I was kinda bummed to see the PW Best of 2006 critics poll. I contributed to it, thinking that we’d each have our own lists in there as well. Maybe I didn’t read the instructions close enough. No big deal, but I feel totally disconnected from it as it stands, so I thought I’d post the list I made in a slightly revised form, at the very least to promote the books I really believe in. As for their list, I just don’t get it. The Bechdel book I found pretentious, overwrought, and really poorly drawn, and Scott Pilgrim is cute teen stuff, that I guess cute teenagers like, but…huh? McCloud? Lost Girls? Ugh, don’t get me started.
And while I’m bumming your trip, I heartily suggest everyone read Gary Groth’s essay on the book Eisner/Miller in the current Comics Journal. It’s an excellent piece of criticism that goes to the heart of the problems with contemporary comics criticism and historical writing (and dimly relates to how, in any sort of sane world, Fun Home and Scott Pilgrim could rank above Kim Deitch and Carol Tyler). It also pokes further holes in the Eisner legend, which is an ongoing “hobby” of Gary’s, and one which I fully support.
My faintly revised list:
1. Shadowland by Kim Deitch (Fantagraphics)
Another masterpiece from Deitch, who, more than any other cartoonist working today, is in full control of the medium. This tragi-comic yarn is moving, terrifying and deeply deeply awe-inspiring. The man is a national treasure.
2. Late Bloomer by Carol Tyler (Fantagraphics)
Released at the very end of 2005, too late for best-of lists, Late Bloomer towers over 2006. Tyler’s timeworn but eloquent voice is much needed in comics. Late Bloomer is that rare thing: a wise book. Neither pretentious nor showy, it is full of insight, perfectly drawn, and one of the few to insist on truth above all else. A risky, bold work of art and indisputably the best book of 2006.
3. Or Else 4 by Kevin Huizenga (Drawn and Quarterly)
Kevin’s epic attempt to explain the universe on a micro level was a moving and humbling comic—expansive in scope and filled with the good-natured love and nimble curiosity that marks his work.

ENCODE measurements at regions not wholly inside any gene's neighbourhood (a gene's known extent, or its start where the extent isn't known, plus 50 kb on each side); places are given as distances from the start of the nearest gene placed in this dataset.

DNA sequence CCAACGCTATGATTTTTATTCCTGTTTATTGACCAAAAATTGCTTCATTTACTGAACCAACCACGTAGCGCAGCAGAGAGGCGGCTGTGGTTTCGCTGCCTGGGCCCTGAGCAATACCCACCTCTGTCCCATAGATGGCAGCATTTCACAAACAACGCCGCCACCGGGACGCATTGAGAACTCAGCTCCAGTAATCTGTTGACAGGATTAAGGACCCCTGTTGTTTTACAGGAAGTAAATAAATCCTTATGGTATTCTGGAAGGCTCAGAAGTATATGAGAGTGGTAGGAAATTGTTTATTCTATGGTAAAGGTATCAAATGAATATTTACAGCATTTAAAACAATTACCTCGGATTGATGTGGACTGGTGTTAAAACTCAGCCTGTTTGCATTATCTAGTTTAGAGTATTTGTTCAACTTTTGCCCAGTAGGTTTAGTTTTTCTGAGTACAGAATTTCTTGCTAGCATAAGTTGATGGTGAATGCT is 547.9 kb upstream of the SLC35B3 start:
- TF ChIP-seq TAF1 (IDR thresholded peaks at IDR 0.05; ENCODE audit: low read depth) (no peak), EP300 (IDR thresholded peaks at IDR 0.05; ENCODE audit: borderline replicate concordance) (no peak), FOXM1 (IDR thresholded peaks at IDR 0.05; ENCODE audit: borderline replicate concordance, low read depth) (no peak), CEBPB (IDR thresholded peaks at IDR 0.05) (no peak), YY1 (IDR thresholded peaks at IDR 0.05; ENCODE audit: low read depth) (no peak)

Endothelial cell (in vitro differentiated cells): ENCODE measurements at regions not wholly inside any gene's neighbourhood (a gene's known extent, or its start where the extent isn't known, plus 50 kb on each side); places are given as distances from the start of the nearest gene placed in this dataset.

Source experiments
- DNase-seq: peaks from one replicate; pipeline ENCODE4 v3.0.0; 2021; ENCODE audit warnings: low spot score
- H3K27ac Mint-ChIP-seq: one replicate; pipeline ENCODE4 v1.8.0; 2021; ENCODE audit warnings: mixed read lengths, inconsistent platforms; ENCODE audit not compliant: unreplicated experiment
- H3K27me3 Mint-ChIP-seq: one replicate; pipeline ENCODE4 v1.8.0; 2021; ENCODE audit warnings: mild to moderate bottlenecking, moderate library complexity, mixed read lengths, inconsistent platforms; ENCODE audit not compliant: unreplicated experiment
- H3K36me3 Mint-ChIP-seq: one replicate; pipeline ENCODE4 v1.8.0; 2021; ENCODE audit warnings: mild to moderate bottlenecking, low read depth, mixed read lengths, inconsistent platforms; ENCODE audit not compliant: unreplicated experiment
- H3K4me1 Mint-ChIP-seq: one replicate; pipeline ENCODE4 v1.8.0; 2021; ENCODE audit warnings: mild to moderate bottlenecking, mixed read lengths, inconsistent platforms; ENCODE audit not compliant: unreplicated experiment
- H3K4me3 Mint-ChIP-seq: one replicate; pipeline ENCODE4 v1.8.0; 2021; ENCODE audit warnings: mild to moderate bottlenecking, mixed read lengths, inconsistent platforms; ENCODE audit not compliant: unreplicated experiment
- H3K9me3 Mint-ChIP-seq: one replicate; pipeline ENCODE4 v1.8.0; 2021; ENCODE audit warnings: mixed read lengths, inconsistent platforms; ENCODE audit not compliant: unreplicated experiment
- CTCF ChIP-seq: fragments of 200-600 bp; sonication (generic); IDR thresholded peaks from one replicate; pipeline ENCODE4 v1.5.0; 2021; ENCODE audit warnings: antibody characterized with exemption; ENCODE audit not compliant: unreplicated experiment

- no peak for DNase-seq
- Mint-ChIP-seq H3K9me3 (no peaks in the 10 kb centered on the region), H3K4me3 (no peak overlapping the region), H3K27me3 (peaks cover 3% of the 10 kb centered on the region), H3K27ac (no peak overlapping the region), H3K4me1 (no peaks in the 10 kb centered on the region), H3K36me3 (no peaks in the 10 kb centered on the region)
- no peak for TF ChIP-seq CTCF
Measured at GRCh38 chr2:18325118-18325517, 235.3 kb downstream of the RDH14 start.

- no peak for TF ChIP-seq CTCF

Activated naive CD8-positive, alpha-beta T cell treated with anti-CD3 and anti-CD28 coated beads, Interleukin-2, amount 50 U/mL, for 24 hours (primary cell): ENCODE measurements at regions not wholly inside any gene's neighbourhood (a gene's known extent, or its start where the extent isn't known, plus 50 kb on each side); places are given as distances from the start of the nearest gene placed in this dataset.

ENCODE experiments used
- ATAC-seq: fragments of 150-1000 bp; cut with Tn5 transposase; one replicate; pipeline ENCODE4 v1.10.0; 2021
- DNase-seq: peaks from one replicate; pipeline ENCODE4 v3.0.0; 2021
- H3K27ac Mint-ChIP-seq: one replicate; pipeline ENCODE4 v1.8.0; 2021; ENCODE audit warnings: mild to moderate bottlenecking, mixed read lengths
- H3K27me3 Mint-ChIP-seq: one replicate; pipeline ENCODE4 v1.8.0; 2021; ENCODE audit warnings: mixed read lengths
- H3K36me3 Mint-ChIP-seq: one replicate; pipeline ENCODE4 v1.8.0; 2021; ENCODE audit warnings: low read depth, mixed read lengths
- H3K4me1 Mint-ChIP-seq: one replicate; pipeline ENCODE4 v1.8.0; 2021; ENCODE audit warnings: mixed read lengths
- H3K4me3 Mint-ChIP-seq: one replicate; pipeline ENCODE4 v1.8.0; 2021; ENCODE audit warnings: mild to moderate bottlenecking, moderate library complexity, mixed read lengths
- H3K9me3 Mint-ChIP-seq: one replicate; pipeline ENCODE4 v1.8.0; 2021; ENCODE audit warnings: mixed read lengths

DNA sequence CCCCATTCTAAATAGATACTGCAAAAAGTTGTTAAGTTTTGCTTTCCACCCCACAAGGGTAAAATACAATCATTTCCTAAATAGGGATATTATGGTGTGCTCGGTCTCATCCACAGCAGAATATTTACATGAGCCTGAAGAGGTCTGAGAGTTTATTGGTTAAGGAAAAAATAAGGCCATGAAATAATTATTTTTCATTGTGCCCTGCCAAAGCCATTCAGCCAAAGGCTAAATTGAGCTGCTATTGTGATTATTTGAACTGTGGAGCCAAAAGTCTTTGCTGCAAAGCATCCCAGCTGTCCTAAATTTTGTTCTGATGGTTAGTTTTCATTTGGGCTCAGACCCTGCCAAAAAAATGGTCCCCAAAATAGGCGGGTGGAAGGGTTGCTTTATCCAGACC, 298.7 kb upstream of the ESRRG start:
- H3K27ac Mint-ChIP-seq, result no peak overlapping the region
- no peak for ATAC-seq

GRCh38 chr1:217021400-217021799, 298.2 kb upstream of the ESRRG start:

4. Girl Stories by Lauren Weinstein (Henry Holt)
Weinstein’s book is perhaps the most important of the year for widely introducing a unique voice. Like Tyler, Weinstein comes at comics from the outside and has none of the baggage and stylistic tics that plague so many others. Hers is a clear, funny and humane voice and together with her gorgeous, evocative linework, it makes her a compelling talent.
5. The Squirrel Mother by Megan Kelso (Fantagraphics)
A wonderful collection of short stories by Megan Kelso. Pitch-perfect cartooning and closely observed tales of family, history and America make this a gem-like volume. Kelso is certainly one of our finest cartoonists.
6. Lucky by Gabrielle Bell (Drawn and Quarterly)
Bell has a wicked ear for dialogue and draws some of the most nuanced body language in comics. Her first book of mature work displays her talents to great effect. Despite the familiarity of the subject matter—20-something ennui—Bell makes it all new again with her eye for detail.
7. A Last Cry for Help by Dave Kiersh (Bodega)
This is a hilarious comic book version of a 1970s teen sex romp. Genuinely erotic in parts and always funny, Kiersh’s book is a delight.
8. Ghost of Hoppers by Jaime Hernandez (Fantagraphics)
Jaime remains the king of understated emotions and concise cartoon language. This wonderful book about hitting middle age and letting go of old memories is one of his finest works.
9. Ed the Happy Clown by Chester Brown (Drawn and Quarterly), even in reprint form, demands respect. His liner notes and stellar covers make this re-serializing qualify as a “new book”. It provides an unparalleled insight into one of our most important artist’s feelings about his crucial work both then and now. More than just history, it feels like Brown asserting and reconstructing his identity as a cartoonist.
It’s been a great year for them. My favorites are Jeet Heer and Chris Ware’s superlative Gasoline Alley series and Dark Horse Comics’ Magnus Robot Fighter. About as far apart on the spectrum as you can go, but why not? Frank King and Russ Manning both understood body language and space extremely well, but put it in service to, um, very different content. Drawn and Quarterly’s Moomin book and Tatsumi series are also favorites, as well as Fantagraphics’ Popeye book.
Despite all the interest and activity from major publishers, this year once again demonstrates the virtues of small, brilliant publishers like Drawn & Quarterly and Fantagraphics. Nurturing unique artists, growing with them, and releasing quality work remains the best (and oddly unique to these two companies!) business model. All the hype and money in the world can’t beat it.
And, I’d be remiss as a publisher and a critic if I didn’t mention Ninja by Brian Chippendale (PictureBox). I know it’s rather rude to put my own book on the list, but it’s how I really feel. In terms of formal daring and drawing, no other book this year has gone further with such success. Chippendale, like Gary Panter before him, uses drawing as a form of expression, turning comic visuals into a multi-layered medium for real mark making. His long form meditation on urban life, gentrification, war, friendship and violence is moving and profound.